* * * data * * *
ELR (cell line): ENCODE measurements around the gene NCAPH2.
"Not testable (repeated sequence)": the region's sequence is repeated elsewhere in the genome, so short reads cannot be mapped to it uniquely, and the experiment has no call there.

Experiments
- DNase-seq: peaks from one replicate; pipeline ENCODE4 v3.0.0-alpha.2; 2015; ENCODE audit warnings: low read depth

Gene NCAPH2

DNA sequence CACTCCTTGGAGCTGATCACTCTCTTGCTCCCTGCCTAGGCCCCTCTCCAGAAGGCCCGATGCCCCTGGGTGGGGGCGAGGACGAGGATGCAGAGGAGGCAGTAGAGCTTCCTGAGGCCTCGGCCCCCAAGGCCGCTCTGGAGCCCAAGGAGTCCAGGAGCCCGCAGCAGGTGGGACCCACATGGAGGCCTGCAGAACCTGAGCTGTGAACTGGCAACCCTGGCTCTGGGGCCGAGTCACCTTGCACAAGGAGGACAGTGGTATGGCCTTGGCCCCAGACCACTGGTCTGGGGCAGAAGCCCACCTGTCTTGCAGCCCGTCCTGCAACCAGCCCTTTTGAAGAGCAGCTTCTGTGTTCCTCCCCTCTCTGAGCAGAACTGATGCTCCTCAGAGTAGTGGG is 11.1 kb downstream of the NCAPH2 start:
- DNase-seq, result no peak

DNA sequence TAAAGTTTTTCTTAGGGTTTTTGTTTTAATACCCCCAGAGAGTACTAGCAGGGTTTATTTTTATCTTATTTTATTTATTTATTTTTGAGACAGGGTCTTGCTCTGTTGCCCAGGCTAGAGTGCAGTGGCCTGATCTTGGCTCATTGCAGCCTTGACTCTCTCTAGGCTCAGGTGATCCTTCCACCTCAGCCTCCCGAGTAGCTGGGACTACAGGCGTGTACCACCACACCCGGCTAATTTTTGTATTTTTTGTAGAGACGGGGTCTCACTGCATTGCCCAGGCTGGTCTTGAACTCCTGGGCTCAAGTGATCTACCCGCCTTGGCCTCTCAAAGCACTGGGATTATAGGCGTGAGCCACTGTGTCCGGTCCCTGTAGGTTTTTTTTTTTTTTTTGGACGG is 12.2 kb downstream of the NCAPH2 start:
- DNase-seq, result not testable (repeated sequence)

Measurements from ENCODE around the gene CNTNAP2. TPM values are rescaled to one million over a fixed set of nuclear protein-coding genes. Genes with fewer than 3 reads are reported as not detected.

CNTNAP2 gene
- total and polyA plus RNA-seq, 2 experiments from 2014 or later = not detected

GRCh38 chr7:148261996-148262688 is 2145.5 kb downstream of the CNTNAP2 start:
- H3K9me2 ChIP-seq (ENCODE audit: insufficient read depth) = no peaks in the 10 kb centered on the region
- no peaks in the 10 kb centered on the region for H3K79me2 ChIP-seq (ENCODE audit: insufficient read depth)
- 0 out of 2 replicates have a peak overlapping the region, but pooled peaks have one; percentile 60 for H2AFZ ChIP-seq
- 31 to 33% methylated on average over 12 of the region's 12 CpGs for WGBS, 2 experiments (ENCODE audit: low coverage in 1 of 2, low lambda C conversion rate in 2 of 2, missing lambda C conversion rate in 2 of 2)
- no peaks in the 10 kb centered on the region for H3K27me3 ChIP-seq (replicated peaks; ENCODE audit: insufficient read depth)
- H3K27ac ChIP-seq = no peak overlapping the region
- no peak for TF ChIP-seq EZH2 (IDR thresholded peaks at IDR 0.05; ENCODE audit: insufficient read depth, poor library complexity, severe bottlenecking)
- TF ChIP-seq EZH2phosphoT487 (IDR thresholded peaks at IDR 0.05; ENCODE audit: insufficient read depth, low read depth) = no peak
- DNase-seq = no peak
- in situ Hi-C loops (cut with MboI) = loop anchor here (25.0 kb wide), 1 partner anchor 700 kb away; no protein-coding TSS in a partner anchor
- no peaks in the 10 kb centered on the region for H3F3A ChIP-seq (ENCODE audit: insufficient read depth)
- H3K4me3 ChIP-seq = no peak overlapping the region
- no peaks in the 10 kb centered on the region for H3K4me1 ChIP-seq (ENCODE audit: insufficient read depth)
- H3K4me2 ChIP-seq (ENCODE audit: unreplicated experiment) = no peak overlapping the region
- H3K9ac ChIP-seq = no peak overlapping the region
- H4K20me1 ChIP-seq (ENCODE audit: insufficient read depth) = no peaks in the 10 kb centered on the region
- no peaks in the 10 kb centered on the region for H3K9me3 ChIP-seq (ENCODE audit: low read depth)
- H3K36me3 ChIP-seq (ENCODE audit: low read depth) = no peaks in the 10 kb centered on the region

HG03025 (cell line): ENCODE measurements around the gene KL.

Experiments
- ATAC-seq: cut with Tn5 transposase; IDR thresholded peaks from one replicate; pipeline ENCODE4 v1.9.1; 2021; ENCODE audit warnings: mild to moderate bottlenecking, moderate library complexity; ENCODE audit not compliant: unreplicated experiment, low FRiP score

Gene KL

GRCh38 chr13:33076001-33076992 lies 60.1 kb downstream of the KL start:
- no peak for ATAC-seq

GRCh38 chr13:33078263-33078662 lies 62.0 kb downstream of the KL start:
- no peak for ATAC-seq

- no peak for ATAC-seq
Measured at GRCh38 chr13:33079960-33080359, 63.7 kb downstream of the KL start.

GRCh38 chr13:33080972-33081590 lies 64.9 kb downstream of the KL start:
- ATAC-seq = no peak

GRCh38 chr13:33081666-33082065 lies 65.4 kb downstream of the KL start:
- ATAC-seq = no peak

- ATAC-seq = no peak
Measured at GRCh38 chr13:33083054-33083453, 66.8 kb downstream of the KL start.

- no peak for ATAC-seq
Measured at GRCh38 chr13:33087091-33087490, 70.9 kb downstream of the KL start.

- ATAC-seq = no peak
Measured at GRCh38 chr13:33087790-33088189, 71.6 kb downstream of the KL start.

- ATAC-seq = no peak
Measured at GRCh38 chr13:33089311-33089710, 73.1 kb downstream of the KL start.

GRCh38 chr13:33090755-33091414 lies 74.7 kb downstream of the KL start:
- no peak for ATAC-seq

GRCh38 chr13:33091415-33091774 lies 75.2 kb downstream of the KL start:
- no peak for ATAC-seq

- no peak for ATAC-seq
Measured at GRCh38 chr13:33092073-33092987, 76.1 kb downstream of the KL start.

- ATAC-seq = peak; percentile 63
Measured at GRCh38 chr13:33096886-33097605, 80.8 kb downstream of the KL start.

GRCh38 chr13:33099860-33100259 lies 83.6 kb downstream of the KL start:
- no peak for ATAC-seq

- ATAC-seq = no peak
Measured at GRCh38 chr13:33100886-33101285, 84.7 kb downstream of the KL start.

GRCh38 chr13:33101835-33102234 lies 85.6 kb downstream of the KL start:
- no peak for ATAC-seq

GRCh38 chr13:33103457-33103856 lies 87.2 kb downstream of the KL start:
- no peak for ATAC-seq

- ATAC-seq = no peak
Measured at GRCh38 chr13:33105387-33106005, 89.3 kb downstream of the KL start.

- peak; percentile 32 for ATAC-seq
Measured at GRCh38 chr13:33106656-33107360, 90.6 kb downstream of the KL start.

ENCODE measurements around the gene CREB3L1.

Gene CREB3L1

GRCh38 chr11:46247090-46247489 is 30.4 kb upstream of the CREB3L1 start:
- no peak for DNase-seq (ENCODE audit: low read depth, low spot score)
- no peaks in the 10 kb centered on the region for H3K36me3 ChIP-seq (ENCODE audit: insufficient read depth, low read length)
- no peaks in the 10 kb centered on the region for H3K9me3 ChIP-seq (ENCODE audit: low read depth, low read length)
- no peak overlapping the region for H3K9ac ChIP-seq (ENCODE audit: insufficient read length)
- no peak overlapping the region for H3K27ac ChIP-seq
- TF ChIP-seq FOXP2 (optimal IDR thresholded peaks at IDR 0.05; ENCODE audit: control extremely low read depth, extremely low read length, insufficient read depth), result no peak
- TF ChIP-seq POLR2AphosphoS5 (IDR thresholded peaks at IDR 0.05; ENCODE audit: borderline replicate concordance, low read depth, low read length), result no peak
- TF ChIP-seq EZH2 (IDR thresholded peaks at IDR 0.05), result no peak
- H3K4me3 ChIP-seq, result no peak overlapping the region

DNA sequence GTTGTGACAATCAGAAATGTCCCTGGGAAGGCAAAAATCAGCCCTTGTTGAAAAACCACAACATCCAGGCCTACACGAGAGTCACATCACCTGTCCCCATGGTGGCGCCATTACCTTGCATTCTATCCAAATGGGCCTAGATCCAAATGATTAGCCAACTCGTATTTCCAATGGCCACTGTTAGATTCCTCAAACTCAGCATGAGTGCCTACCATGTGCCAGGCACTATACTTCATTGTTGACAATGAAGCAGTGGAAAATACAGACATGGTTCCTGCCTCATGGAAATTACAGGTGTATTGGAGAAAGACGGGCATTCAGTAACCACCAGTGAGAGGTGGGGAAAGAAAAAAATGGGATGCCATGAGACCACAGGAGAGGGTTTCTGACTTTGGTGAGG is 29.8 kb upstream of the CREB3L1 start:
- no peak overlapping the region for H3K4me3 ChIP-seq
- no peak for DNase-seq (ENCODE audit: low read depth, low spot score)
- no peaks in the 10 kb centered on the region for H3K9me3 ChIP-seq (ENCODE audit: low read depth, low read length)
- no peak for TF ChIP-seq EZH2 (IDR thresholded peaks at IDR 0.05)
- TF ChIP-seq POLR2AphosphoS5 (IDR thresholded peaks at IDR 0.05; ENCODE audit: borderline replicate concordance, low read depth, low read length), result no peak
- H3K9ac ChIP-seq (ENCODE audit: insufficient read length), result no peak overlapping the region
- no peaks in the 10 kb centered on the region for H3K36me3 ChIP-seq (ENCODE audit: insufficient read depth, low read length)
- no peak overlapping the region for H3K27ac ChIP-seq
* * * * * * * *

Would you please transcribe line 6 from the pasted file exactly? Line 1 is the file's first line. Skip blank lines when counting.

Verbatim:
DNA sequence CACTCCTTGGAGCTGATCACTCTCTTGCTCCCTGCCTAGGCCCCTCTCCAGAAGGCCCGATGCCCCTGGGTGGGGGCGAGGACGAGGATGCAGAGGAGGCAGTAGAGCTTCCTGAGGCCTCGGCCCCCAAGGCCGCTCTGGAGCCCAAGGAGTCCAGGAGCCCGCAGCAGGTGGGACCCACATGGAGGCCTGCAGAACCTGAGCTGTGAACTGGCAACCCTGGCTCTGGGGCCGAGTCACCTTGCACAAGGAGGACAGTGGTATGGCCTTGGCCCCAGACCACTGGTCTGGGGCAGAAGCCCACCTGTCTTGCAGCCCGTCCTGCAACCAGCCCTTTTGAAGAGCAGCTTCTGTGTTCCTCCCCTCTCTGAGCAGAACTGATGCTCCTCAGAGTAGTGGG is 11.1 kb downstream of the NCAPH2 start: